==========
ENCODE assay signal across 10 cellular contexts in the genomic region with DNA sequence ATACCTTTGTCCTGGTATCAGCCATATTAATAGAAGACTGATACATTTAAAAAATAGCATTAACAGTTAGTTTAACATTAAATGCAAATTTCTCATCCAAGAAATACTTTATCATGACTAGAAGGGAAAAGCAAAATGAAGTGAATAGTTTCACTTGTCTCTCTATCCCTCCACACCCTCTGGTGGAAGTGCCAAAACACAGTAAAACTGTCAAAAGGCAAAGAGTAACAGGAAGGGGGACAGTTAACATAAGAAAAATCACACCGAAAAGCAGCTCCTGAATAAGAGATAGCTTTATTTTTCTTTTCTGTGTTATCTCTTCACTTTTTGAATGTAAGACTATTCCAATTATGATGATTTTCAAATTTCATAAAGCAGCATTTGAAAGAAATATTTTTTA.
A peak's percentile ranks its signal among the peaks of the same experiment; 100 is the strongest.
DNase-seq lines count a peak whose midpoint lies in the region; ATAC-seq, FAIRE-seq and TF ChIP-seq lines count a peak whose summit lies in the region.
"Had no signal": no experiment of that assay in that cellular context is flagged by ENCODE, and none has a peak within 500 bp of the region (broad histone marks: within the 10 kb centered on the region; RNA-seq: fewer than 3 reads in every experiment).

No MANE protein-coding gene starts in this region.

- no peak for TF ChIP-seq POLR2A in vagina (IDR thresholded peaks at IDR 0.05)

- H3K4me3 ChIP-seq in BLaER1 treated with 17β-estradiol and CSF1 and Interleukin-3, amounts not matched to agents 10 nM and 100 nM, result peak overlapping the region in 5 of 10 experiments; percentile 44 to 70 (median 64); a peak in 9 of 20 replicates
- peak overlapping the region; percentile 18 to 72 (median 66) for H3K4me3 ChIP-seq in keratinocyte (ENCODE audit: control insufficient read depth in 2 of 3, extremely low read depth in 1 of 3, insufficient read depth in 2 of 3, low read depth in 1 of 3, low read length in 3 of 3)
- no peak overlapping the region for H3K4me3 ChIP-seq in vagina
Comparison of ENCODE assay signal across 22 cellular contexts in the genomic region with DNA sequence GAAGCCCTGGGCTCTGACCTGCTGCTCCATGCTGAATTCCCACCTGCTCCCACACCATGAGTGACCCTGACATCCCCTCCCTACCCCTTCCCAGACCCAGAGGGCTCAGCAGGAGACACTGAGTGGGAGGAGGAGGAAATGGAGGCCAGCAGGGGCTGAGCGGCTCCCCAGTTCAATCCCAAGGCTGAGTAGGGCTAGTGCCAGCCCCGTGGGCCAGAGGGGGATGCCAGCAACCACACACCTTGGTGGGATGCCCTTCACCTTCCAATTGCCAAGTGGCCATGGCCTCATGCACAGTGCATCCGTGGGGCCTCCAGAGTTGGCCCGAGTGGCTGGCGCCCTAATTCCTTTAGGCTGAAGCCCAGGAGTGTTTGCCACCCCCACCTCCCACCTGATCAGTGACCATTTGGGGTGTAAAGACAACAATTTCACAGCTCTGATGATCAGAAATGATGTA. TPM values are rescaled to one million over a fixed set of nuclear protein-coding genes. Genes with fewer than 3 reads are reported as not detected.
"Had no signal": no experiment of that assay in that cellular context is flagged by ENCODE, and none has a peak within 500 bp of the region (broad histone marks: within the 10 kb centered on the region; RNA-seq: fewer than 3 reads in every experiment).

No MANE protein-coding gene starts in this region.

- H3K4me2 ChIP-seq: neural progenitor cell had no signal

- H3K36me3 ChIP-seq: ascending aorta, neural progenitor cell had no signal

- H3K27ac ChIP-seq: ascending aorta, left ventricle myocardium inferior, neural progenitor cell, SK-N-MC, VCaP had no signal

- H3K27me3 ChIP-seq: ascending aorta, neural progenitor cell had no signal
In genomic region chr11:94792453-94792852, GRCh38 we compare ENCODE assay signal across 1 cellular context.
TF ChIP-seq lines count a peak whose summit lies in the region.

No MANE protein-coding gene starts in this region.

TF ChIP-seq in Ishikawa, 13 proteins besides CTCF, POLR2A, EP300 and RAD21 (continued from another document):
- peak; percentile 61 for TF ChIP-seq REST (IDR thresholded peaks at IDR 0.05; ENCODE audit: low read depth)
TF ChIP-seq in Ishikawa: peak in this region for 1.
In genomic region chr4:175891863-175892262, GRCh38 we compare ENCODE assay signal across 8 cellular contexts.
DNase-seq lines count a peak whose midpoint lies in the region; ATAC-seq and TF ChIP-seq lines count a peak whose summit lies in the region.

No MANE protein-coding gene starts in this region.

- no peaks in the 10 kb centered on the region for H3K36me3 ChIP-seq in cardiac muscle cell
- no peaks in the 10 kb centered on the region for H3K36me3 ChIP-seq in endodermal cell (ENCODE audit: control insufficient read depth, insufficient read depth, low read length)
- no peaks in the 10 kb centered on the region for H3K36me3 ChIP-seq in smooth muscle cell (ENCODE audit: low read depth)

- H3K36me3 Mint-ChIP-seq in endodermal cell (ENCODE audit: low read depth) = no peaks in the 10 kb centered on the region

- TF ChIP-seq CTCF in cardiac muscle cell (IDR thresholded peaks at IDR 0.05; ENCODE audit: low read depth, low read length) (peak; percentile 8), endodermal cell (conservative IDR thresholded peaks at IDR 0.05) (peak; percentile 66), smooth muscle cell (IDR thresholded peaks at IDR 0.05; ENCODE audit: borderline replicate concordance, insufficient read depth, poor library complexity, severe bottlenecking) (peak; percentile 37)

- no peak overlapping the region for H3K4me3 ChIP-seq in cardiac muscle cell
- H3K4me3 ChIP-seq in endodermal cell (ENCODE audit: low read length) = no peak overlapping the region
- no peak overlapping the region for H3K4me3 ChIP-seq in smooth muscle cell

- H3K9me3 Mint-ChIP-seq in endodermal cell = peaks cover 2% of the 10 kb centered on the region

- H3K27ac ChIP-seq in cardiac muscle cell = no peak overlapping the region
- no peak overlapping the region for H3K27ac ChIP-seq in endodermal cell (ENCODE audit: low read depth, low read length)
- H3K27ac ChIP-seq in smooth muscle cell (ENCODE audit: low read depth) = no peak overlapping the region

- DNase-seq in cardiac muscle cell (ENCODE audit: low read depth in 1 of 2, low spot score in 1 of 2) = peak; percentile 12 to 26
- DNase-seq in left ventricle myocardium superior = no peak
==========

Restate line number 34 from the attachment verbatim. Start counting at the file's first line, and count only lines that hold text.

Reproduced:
- H3K9me3 Mint-ChIP-seq in endodermal cell = peaks cover 2% of the 10 kb centered on the region